My ex-girlfriend sits behind the wheel of her prissy car, texting, when I walk past. I’m too irritated with her to feel any trepidation walking up to the building.

“I’ll buzz you in,” Paul says through the intercom when I reach the doors.

I’m not the least surprised when my cellphone goes off. I snatch it out of my pocket when I walk into the building. The caller ID reads:
Hailey Westmore
.

“What?” I snap when I answer the call. The doors whisk closed.

“Nice jacket,” she purrs. “Is that new?”

“What do you care?” I turn and glare at her shadow in the Audi.

“Oh, now don’t get pissy with me, Alex. You won’t like me when I’m angry…”

“Ha!” I snort and pour as much condescension in my voice as possible. “Don’t quote Bruce Banner. He turns into the Hulk. You’re just a bitch.”

“That’s so nerd-boy of you,” Hailey says, voice iced over and brittle. She guns her Audi, the car lurching forward, tires hurling rock salt at the doors. “Slumming has really brought you down a few levels.”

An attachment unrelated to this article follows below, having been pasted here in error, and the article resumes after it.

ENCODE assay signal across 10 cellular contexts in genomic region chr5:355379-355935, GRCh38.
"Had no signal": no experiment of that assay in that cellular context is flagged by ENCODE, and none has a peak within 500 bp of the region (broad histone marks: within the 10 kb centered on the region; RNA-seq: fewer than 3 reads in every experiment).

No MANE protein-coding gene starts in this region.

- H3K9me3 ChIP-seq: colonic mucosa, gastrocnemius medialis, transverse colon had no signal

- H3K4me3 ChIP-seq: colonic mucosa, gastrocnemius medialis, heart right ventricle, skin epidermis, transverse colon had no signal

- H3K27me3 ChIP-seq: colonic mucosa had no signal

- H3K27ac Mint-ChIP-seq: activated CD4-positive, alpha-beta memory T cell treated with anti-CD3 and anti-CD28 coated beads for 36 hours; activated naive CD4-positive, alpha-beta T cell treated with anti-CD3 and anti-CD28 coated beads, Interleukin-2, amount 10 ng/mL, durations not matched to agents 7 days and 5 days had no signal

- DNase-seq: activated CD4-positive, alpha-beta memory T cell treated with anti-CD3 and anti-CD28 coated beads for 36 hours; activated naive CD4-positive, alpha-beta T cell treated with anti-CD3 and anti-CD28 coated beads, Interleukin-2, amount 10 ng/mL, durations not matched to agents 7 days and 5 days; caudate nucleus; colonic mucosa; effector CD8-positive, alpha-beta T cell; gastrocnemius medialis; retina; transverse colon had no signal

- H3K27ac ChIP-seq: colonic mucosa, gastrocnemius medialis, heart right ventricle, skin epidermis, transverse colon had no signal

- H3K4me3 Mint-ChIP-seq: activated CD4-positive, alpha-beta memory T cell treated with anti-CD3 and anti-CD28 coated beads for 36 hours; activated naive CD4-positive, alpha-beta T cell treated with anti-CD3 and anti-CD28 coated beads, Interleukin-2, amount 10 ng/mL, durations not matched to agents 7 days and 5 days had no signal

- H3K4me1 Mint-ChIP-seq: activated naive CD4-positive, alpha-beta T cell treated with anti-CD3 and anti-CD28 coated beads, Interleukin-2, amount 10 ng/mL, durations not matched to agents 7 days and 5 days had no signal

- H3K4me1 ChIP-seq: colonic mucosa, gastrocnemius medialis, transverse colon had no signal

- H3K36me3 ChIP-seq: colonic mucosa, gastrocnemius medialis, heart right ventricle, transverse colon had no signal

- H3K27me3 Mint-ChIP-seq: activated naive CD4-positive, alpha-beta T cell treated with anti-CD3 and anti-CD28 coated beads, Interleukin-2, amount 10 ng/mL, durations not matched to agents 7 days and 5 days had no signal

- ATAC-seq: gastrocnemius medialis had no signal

“I would say I’m sorry to disappoint you,” I nearly growl, “but I don’t want to lie.”

“You still care about me,” she says. “You’ll come back.”

“You would have to kill me first.”

“There are better ways to coerce you.” That damn I-know-more-than-you tone in her voice makes me crazy. “For instance, I could tell the press what I know about your activities on Christmas Eve.”

Oh God.

The bottom drops out of my gut. Cold shock floods me. Christmas Eve? How can she possibly know? Paul said he deleted all the files. If I acknowledge what I did to Emma, Hailey will use it against us. I might as well hand her Emma’s head and the keys to Ascension.

I have to act like she’s wrong, like she’s crazy.

“You don’t know anything.”

“Tell yourself that,” she says, her voice full of false sweetness, “if it makes you feel better.”